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History

Friday September 7th marked the 100 year anniversary of one of the B.C. labour movement’s darkest moments – the anti-Asian riots of 1907. The riots targeted residents and shops in Vancouver’s Chinatown and Japantown, with some 9,000 participants carrying placards reading “Stand for a White Canada” and calling for an end to Asian immigration to British Columbia. The riots were incited by the Asiatic Exclusion League (AEL) – an organization formed in San Francisco in 1905 and in Vancouver on August 12th, 1907. Shamefully, it was a coalition of 67 labour unions that founded the San Francisco AEL, and by 1908, it reported 231 affiliated organizations, 195 of them trade unions.

This mobilization of organized workers against other workers along racial lines highlights the need for a clear understanding of why racism exists and is allowed to exist, the pernicious role it plays under capitalism, and the real road to its abolition.

On September 7th 1907, a march organized by the AEL ended with a series of inflammatory speeches at Vancouver City Hall (then on Main St). Mobs of up to 9,000 flooded into Chinatown, beating people up and causing thousands of dollars of damage to store fronts. They then poured into Japantown where residents fought back with clubs and broken bottles. Canadians are taught in grade school that we live in a country built upon multiculturalism, but nothing could be further from the truth. In fact, like all colonies, Canada’s birth and development were, not plagued, but supported and sustained by racism.

Wherever class society exists, the ruling class uses racism and other prejudices to try to keep the oppressed classes divided. As long as working class people are pitted against each other along race, gender or religious lines, they will be distracted from their common enemy – the capitalist system, and will not have the unity necessary to defeat it. Fortunately, this “divide and rule” tactic has its limits. When the inability of the capitalists to meet the needs of ordinary people becomes apparent, the class questions cuts across these other questions and a recently divided working class finds unity out of necessity. There are numerous examples throughout history of the class question uniting workers assumed to be pitted permanently against each other. One example from close to home, is that of the Québec working class during the Common Front of 1972, which cut across national lines and united French and English workers against the capitalist exploitation of Québec.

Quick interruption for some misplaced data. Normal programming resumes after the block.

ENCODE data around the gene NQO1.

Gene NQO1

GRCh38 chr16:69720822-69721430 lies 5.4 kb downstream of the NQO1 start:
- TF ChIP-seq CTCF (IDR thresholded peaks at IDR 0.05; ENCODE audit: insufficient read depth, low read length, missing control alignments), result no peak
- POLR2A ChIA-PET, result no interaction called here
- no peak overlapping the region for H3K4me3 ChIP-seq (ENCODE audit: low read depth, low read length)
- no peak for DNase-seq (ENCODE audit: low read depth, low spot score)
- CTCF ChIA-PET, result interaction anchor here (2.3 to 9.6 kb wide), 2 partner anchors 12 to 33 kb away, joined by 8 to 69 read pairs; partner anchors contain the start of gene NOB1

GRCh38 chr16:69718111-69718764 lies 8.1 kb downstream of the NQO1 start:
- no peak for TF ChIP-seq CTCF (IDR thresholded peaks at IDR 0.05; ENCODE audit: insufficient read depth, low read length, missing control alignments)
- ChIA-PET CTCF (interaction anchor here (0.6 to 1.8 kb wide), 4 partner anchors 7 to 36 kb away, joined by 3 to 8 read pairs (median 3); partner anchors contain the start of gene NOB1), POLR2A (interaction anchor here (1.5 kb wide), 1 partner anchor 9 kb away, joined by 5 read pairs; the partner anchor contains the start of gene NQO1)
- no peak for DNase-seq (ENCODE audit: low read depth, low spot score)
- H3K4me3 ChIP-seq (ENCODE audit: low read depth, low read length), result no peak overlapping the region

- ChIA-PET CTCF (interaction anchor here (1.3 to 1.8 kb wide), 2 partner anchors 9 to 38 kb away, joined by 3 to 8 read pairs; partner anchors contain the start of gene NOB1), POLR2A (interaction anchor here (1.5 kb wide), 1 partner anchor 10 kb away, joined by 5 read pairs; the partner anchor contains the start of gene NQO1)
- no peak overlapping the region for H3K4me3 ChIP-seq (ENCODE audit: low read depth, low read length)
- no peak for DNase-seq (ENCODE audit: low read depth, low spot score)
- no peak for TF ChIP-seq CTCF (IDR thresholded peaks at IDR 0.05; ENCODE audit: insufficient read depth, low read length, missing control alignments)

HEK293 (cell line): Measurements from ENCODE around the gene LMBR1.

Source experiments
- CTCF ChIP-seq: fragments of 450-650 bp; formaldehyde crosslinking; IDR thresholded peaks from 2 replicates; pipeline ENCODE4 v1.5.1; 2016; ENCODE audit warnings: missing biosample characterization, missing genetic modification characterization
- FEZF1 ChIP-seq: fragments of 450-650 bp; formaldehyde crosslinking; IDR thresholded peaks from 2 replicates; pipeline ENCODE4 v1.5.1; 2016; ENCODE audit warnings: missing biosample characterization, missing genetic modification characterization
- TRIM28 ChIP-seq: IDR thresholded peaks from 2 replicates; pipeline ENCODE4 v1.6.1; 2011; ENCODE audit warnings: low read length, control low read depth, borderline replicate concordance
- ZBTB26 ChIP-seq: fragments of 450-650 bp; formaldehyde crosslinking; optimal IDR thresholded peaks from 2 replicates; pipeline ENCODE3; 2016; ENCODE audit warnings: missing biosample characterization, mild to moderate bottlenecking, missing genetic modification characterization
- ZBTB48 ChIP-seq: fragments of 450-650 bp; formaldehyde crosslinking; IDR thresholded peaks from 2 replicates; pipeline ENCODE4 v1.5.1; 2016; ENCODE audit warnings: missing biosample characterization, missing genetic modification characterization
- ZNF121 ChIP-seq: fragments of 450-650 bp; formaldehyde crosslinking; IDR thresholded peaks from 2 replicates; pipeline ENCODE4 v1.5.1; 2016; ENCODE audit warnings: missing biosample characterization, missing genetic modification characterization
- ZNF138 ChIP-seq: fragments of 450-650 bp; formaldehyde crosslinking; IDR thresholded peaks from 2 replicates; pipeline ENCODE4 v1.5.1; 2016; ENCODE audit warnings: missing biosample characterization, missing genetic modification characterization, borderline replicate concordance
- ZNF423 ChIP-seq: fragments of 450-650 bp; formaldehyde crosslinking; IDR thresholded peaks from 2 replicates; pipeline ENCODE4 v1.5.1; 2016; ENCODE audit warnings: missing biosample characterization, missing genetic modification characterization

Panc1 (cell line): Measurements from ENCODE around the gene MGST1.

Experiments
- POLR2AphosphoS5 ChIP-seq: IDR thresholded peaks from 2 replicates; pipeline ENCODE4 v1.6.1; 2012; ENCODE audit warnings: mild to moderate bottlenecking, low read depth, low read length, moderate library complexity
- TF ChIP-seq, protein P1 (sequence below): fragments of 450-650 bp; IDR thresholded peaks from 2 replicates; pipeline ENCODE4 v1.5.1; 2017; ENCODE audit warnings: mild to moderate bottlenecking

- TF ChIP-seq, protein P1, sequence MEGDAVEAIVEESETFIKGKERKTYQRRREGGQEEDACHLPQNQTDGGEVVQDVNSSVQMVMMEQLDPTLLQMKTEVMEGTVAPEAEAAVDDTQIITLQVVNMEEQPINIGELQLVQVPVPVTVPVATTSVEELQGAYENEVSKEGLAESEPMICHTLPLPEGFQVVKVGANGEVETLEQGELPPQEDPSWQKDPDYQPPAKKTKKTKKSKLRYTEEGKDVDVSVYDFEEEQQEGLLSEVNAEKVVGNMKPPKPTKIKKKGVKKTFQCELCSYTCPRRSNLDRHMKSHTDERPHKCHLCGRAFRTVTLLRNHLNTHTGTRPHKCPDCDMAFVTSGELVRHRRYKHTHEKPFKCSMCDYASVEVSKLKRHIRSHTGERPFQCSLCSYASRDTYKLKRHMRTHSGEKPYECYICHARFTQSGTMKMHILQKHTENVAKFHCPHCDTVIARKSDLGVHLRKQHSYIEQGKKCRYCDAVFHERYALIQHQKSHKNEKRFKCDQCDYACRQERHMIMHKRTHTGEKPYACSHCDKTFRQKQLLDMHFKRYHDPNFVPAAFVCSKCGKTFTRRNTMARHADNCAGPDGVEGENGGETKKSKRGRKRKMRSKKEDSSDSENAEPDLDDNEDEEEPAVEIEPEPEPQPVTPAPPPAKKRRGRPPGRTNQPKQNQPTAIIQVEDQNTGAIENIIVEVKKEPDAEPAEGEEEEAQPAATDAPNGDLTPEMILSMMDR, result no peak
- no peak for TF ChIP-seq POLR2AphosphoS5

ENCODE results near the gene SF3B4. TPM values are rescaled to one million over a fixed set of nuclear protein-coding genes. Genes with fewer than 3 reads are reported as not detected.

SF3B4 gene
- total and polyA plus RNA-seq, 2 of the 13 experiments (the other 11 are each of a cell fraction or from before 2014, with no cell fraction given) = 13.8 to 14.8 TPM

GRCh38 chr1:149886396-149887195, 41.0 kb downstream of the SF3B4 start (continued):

European settlement and development of the colonies in the Americas would not have been possible without racism on the part of the white settlers. A belief in the superiority of their race, culture and religion was essential to rationalizing the obliteration of literally thousands of indigenous nations, not to mention people, by open warfare, theft of livelihood and disease.

Similarly, the large scale exploitation of Asian immigrant labour, in particular Chinese labour, would not have been tolerated if it were not for racism among the Caucasian population who had themselves immigrated to Canada not so long before. As many Canadians are aware, Chinese labourers played a key role in the building of the Canadian Pacific Railway (CPR). In British Columbia in particular, they made up the major part of the workforce. When B.C. joined confederation in 1871, it was under the condition that a railway be built linking B.C. with eastern Canada within ten years. “It is simply a matter of alternatives” said Prime Minister John A. Macdonald in relation to the hiring of cheep Chinese labour; “either you must have this labour or you can’t have the railway.”

In 1880, an initial 7,000 Chinese workers were brought from California, and another 5,000 were brought directly from China, basically sold by Chinese gangs with representatives in Victoria (B.C.’s capital city). These workers lived and worked in abysmal conditions, making just $1 a day, while white, black and native workers made approximately $3 a day. The most dangerous stretch of railway, the 500 km that go through the Fraser Canyon, was built almost entirely by Chinese labourers. To give an idea of just how unsafe the conditions were, by the end of 1881, only 1,500 workers remained from the latter group of 5,000 who came from China. The rest had died from illness or in explosions and other construction accidents. So, the contractors arranged for more Chinese labourers to be shipped over.

The completion of the Canadian Pacific Railway in 1885 meant that, as far as the Canadian government was concerned, there was no more need for Chinese immigration. Many of the workers who had survived the building of the railway found work in B.C.’s deadly coalmines, where they faced the same conditions of exploitation. In Cumberland, home to some of the world’s most deadly coalmines at the time, the museum still displays the original company lists of the names of hundreds of miners killed on the job. Names, that is, unless the fallen miner was Chinese, in which case he was listed, “Chinaman #1, Chinaman #2, etc…”